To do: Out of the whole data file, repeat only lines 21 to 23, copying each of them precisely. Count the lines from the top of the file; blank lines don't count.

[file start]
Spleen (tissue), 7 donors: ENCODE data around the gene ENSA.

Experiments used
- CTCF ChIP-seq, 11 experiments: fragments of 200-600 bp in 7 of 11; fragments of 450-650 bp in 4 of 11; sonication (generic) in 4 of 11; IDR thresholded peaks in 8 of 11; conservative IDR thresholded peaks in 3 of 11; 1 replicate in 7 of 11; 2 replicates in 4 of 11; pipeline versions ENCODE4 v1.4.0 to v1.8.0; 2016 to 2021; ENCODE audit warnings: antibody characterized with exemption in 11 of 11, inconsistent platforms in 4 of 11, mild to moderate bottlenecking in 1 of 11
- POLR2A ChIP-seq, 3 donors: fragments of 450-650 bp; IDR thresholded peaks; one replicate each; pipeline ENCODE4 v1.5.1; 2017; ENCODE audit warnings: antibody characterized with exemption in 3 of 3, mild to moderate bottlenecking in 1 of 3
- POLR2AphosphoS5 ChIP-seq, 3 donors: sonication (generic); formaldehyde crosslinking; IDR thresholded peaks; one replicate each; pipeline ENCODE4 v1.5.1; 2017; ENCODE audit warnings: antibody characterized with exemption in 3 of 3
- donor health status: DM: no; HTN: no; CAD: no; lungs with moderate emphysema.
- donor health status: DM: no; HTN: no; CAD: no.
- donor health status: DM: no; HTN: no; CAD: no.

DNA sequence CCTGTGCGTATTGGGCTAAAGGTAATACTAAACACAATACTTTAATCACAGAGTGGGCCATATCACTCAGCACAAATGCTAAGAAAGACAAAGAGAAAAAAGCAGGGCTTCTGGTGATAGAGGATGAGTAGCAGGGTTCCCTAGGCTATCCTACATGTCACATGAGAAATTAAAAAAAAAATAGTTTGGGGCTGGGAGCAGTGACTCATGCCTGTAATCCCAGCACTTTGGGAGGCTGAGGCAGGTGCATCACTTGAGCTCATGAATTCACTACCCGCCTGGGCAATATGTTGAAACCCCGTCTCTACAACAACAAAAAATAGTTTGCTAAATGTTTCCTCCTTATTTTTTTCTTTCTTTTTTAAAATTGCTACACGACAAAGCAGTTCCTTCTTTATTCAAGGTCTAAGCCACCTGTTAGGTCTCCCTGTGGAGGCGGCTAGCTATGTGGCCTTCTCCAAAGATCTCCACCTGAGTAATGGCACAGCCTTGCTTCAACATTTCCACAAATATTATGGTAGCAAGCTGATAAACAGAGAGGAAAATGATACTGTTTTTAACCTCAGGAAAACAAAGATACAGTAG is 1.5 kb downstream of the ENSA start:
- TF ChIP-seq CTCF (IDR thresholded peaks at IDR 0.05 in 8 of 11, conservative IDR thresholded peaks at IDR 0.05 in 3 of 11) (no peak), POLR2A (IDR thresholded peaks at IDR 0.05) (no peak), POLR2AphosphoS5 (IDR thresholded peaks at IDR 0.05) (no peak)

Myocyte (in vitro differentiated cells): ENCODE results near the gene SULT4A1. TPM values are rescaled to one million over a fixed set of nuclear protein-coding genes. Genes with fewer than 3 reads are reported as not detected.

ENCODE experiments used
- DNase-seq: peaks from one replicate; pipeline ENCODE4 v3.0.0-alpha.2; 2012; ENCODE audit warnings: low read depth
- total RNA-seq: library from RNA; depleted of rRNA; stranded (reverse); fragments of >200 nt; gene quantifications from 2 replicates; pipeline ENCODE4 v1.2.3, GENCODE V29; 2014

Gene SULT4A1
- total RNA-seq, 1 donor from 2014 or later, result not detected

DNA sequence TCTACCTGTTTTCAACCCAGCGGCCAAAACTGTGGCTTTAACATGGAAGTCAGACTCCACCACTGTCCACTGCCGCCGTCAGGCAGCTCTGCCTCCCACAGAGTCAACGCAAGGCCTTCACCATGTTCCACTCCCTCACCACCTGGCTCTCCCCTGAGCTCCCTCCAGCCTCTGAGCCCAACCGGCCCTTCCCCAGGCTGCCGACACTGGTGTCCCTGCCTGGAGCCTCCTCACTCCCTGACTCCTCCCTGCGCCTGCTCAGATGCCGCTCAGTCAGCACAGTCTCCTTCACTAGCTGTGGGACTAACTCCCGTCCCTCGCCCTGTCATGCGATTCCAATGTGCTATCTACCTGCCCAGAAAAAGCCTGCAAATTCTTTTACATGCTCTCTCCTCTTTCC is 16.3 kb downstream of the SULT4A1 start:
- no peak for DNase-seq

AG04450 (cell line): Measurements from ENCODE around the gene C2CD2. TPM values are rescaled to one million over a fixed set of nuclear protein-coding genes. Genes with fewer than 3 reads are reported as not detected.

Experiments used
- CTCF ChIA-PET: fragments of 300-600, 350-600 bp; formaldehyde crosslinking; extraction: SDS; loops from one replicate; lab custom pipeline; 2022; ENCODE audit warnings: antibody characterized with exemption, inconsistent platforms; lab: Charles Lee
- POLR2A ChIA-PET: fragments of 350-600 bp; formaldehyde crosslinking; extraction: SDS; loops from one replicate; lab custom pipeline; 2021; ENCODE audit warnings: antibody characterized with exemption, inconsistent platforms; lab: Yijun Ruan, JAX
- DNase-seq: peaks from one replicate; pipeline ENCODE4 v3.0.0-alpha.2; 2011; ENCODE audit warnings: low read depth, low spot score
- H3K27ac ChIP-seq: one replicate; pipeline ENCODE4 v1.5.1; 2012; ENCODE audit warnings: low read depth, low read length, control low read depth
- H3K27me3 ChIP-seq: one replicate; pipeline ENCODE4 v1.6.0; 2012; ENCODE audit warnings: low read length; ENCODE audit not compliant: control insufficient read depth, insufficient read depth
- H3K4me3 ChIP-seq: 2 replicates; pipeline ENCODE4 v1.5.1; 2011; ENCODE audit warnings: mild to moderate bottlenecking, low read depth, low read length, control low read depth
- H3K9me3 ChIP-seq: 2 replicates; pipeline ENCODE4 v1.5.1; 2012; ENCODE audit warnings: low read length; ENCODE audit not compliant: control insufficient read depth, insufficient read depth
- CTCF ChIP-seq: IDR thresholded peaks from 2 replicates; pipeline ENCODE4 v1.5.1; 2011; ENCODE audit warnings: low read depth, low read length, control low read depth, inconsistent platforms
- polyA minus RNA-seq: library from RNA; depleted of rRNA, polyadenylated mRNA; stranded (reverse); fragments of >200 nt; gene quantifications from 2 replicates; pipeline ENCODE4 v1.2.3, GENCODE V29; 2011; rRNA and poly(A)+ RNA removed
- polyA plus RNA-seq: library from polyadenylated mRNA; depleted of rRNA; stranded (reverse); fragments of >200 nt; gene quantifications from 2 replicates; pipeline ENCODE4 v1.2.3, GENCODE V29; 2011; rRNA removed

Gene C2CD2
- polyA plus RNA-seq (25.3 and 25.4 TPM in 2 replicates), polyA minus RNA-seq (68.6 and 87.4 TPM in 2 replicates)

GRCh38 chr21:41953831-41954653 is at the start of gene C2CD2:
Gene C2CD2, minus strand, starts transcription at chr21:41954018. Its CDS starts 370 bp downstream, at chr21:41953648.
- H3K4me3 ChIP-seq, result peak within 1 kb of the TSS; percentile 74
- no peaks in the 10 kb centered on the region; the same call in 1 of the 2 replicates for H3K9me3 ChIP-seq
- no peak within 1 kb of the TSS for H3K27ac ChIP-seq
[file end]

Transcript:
- CTCF ChIA-PET: fragments of 300-600, 350-600 bp; formaldehyde crosslinking; extraction: SDS; loops from one replicate; lab custom pipeline; 2022; ENCODE audit warnings: antibody characterized with exemption, inconsistent platforms; lab: Charles Lee
- POLR2A ChIA-PET: fragments of 350-600 bp; formaldehyde crosslinking; extraction: SDS; loops from one replicate; lab custom pipeline; 2021; ENCODE audit warnings: antibody characterized with exemption, inconsistent platforms; lab: Yijun Ruan, JAX
- DNase-seq: peaks from one replicate; pipeline ENCODE4 v3.0.0-alpha.2; 2011; ENCODE audit warnings: low read depth, low spot score